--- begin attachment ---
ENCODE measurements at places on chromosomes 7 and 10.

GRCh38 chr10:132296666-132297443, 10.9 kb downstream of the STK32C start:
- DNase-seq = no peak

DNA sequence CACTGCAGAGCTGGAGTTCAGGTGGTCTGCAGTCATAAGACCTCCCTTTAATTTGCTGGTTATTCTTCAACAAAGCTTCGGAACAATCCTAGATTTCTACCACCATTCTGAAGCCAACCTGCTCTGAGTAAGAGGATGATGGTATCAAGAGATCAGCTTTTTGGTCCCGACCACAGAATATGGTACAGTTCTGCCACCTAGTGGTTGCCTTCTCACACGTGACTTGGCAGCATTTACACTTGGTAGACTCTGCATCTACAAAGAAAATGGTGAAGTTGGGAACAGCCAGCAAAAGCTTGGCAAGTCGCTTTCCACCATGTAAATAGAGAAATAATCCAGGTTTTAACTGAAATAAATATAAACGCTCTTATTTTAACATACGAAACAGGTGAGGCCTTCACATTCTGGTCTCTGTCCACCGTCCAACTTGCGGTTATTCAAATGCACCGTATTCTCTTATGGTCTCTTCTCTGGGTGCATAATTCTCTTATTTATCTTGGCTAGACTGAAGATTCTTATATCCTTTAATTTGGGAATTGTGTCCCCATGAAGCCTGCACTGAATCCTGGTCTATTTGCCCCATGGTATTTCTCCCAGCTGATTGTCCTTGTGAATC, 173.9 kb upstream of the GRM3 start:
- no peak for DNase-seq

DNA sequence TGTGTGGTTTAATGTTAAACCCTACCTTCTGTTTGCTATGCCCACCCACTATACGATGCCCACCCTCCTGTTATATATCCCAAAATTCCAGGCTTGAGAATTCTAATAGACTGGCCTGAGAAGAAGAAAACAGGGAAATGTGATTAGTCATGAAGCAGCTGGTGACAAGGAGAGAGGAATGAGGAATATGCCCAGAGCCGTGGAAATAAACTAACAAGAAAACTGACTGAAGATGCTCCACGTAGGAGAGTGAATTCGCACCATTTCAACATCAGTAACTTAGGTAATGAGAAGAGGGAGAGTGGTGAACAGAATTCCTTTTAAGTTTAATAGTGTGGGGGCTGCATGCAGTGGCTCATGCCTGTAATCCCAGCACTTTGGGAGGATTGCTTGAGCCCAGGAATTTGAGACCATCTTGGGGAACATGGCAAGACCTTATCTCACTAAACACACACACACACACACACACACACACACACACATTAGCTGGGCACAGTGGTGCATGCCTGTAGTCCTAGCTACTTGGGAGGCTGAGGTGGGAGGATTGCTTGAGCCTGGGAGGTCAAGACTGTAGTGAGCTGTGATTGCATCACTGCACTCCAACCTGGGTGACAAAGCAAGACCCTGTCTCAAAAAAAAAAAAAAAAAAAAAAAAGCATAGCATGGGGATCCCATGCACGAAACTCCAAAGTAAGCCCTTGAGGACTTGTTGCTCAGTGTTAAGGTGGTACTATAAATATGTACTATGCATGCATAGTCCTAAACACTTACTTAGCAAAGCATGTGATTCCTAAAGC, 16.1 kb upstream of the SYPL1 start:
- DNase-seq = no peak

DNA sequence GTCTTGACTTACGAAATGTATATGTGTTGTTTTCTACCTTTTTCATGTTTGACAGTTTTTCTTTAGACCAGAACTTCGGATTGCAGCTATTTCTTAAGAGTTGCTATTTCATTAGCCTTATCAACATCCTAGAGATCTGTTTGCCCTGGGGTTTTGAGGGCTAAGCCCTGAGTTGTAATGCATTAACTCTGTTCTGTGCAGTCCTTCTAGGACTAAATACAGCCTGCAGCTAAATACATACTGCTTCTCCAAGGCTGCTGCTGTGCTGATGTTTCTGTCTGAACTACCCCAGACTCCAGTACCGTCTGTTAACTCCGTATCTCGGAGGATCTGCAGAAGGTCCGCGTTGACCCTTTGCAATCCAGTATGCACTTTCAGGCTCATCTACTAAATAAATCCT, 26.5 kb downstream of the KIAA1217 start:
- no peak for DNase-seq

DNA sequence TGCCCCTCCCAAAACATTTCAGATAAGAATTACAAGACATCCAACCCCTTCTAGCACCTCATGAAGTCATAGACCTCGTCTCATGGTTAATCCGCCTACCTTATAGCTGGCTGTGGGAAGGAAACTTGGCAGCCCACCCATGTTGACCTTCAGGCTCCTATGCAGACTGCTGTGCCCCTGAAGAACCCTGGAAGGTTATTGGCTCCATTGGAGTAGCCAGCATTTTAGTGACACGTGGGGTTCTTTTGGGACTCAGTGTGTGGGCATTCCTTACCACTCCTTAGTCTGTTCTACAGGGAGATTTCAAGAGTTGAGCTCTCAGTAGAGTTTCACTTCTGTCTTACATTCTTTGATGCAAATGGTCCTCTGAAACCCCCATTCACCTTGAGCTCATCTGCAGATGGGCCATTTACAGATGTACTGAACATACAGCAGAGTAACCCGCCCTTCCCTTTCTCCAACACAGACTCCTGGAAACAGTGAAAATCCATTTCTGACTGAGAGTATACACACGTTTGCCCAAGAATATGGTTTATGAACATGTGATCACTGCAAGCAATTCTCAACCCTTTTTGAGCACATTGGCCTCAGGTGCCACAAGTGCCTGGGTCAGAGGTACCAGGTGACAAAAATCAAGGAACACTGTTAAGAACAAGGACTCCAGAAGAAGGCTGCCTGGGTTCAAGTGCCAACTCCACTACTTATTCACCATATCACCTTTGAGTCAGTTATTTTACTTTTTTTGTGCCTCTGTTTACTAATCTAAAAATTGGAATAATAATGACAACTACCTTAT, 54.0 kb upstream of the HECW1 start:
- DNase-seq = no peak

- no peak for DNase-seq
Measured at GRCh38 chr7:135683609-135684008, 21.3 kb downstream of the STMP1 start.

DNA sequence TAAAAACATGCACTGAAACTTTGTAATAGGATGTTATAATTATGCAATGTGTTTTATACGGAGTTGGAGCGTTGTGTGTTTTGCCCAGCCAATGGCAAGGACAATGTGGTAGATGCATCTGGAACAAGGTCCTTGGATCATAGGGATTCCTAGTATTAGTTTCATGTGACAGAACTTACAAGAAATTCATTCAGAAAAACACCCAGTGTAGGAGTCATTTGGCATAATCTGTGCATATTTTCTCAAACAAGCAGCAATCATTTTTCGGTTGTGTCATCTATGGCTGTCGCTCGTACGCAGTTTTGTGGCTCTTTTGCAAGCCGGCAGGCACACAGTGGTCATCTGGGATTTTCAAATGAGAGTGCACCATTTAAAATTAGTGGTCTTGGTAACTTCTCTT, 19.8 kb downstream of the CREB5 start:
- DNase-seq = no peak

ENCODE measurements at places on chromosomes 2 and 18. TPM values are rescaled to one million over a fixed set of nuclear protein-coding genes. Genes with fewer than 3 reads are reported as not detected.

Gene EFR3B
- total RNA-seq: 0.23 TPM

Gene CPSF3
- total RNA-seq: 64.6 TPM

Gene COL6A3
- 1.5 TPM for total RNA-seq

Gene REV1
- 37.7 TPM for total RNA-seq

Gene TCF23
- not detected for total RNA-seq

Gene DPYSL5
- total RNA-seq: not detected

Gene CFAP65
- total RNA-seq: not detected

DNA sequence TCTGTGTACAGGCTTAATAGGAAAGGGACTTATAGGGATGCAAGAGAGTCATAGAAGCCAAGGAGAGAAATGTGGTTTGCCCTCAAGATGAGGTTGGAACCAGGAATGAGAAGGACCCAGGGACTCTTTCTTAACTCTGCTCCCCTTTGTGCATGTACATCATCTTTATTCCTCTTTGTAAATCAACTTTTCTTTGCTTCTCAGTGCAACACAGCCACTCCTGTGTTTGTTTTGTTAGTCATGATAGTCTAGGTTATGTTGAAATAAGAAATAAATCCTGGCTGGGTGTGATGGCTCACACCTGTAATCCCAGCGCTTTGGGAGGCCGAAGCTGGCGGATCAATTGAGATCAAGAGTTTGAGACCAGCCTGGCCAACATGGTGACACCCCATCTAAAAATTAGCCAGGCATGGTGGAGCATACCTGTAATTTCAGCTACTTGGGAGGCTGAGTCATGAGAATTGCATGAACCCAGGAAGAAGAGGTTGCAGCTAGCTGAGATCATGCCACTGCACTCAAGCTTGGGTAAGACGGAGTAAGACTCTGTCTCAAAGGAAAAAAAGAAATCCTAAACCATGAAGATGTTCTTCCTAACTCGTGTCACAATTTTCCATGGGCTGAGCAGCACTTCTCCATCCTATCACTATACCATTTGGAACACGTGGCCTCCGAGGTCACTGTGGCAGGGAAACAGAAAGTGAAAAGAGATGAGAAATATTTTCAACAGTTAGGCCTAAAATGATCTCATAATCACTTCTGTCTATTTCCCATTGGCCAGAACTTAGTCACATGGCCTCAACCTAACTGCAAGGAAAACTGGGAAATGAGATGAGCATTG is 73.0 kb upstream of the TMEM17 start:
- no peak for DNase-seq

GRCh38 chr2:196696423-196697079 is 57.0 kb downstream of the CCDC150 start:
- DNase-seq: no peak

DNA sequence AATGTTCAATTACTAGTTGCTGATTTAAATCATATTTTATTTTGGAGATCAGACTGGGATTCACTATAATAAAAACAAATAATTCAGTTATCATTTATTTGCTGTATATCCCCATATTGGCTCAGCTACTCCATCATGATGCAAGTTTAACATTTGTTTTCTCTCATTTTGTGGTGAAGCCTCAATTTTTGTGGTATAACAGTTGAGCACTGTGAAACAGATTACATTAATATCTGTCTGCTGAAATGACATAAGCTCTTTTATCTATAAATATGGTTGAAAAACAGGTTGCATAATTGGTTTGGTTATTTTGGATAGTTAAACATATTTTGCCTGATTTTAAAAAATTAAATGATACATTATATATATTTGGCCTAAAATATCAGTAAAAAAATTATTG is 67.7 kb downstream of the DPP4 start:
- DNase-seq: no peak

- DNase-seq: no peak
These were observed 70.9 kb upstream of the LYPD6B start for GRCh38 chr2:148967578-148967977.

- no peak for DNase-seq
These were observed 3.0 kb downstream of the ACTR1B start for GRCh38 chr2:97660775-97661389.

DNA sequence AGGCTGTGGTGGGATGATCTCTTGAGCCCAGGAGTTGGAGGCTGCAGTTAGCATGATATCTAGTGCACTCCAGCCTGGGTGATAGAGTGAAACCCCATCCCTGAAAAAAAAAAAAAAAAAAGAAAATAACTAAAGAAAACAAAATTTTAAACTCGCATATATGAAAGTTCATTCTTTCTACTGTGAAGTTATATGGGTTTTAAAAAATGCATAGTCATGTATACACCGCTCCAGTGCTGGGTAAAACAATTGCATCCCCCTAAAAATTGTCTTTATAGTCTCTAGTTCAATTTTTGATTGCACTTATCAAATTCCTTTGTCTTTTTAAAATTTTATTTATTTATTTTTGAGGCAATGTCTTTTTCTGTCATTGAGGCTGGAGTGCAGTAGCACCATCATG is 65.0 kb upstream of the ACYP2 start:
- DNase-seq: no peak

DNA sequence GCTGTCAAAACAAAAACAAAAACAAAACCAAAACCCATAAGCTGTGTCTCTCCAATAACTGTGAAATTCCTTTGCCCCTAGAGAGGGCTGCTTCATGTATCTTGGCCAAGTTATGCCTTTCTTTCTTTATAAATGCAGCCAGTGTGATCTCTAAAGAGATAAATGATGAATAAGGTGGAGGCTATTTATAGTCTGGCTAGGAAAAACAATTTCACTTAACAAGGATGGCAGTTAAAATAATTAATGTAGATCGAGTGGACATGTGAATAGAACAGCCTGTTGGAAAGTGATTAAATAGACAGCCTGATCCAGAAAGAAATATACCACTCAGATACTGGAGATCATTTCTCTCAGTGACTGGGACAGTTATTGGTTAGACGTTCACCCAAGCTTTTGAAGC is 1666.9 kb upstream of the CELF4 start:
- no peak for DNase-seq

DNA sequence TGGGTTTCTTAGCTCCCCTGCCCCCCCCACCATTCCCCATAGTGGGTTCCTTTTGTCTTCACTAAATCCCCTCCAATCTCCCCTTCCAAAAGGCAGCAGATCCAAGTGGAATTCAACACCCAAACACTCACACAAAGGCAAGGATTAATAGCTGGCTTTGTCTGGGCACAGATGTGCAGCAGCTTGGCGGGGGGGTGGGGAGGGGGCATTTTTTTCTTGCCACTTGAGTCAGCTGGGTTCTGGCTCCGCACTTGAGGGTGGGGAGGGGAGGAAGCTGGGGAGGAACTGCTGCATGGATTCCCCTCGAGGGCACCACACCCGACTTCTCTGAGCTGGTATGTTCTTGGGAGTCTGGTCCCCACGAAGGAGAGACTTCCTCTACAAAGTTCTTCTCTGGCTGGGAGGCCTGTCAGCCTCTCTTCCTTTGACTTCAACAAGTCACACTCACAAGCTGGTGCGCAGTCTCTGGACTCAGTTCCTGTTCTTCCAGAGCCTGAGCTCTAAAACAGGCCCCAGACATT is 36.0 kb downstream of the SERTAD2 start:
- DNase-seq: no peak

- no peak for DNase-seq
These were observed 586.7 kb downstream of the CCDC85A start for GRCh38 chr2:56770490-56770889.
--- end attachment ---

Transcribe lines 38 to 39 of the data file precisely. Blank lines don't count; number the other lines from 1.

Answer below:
These were observed 70.9 kb upstream of the LYPD6B start for GRCh38 chr2:148967578-148967977.

- no peak for DNase-seq